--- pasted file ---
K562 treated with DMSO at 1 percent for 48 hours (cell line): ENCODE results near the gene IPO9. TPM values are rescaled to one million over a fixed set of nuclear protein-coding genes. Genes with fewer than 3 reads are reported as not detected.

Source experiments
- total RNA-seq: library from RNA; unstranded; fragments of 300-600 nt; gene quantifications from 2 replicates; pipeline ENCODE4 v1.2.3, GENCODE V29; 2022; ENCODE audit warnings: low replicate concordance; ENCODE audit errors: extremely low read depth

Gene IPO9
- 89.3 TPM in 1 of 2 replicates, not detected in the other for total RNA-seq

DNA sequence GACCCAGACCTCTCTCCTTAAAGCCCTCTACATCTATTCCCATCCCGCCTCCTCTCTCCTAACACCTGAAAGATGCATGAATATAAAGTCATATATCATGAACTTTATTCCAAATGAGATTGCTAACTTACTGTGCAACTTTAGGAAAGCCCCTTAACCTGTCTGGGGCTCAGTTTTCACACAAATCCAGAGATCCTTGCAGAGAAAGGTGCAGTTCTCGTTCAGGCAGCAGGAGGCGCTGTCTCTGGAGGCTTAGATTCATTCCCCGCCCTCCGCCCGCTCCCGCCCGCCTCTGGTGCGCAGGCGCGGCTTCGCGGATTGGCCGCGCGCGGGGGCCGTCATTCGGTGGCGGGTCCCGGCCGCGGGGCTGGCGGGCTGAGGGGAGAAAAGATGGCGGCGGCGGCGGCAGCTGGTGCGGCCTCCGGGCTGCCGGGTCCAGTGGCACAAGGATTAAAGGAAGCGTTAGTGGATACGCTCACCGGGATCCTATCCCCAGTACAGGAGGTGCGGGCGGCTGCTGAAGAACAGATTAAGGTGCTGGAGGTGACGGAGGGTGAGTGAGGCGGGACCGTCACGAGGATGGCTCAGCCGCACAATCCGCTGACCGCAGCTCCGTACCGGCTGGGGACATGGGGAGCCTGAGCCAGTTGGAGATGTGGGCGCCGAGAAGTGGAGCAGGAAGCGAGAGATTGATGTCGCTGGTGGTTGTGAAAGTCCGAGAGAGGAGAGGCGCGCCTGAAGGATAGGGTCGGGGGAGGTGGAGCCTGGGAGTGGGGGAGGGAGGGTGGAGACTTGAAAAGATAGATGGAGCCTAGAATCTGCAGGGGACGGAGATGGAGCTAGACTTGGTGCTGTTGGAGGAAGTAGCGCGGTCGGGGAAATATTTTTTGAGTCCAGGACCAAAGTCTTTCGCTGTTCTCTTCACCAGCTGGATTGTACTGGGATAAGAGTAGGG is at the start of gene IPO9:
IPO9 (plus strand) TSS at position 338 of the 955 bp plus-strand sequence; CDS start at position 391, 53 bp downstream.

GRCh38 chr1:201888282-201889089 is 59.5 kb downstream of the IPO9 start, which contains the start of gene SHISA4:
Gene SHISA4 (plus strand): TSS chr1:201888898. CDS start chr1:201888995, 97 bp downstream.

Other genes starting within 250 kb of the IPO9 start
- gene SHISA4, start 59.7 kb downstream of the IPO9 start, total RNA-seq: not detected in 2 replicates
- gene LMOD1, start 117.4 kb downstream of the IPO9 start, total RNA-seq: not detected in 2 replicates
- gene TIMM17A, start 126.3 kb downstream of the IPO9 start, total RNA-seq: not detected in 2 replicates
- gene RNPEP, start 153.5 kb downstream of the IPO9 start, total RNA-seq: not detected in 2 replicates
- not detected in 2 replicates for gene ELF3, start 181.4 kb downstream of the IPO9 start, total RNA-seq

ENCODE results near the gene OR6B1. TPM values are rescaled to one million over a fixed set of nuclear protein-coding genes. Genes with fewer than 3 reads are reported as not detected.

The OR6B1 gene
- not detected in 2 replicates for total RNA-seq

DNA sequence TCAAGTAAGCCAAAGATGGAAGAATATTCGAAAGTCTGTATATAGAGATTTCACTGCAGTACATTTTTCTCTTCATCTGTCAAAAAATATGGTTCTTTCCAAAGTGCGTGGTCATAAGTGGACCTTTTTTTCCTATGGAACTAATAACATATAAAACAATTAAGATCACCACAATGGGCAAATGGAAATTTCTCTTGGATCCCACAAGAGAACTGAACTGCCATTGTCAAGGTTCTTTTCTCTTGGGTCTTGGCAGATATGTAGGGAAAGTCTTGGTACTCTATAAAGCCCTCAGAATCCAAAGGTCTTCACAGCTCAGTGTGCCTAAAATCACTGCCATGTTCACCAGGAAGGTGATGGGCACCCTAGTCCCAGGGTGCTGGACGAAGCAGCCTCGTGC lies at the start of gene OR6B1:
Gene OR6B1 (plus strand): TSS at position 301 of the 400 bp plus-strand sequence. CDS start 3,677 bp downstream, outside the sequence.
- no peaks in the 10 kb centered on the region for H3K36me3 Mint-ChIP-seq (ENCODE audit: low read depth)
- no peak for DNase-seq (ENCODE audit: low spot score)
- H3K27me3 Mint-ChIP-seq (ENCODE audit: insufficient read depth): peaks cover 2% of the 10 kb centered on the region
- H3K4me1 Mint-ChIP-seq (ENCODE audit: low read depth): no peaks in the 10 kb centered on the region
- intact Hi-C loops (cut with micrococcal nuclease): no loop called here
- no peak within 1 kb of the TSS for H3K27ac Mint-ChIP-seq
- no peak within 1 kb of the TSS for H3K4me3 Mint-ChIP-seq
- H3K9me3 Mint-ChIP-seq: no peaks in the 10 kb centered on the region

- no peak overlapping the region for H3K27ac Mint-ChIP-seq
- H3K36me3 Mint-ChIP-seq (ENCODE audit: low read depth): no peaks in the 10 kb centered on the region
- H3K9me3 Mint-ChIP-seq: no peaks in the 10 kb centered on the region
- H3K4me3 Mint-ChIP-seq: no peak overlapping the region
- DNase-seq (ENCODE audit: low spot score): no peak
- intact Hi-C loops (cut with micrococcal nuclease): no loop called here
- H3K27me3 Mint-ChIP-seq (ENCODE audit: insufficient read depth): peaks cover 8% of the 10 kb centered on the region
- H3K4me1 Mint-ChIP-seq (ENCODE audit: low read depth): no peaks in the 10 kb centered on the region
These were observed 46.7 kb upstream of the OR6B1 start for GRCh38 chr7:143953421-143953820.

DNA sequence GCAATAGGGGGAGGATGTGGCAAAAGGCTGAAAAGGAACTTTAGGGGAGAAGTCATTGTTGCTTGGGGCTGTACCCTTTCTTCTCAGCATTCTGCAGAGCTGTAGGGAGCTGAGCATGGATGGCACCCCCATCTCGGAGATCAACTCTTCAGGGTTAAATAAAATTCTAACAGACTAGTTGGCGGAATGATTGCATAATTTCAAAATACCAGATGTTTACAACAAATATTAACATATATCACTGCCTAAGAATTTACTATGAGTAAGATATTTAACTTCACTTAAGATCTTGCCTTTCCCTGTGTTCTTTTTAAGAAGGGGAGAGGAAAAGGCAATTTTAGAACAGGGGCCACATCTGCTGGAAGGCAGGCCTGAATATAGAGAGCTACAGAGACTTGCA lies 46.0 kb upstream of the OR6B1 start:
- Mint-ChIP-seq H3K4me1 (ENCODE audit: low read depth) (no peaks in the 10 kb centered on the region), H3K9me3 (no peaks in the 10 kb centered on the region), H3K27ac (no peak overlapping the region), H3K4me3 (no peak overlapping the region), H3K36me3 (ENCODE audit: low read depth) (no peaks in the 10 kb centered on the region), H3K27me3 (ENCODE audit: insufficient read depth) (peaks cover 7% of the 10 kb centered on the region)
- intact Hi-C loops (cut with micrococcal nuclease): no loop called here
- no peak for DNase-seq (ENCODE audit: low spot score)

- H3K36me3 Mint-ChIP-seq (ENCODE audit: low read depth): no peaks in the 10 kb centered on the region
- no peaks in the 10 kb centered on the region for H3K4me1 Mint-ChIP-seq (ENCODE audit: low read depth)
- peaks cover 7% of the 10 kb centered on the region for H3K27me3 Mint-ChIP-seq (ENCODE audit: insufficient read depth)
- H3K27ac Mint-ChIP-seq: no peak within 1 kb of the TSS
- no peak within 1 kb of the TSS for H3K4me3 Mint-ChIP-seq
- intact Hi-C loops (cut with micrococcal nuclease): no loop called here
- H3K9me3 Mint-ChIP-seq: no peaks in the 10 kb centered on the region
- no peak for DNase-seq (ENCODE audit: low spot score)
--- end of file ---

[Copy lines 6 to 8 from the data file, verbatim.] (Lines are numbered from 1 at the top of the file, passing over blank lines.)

DNA sequence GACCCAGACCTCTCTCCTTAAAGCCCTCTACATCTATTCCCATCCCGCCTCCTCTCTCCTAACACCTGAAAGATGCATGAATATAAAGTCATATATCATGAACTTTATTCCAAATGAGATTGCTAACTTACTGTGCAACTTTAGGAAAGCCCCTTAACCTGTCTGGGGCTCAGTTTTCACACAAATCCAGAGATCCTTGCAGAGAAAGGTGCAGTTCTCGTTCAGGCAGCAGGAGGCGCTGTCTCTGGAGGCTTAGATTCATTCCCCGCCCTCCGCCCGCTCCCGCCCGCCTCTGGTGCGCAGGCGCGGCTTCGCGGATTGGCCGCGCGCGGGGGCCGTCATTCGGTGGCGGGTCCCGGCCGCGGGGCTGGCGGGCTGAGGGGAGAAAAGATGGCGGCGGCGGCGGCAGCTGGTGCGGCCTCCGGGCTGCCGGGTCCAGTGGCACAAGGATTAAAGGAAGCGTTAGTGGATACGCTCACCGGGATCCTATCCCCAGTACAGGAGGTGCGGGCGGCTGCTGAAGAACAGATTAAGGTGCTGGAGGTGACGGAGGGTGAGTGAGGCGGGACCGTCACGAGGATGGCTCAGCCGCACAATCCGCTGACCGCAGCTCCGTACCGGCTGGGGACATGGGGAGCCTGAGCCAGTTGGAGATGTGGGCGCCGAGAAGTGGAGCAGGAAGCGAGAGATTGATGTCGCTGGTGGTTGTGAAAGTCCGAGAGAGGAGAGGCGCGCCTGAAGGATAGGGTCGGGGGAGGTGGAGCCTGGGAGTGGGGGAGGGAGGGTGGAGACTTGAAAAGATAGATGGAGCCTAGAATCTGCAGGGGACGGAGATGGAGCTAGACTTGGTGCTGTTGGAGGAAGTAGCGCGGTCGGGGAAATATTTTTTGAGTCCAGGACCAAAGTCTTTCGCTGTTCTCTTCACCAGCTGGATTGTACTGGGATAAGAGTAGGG is at the start of gene IPO9:
IPO9 (plus strand) TSS at position 338 of the 955 bp plus-strand sequence; CDS start at position 391, 53 bp downstream.

GRCh38 chr1:201888282-201889089 is 59.5 kb downstream of the IPO9 start, which contains the start of gene SHISA4: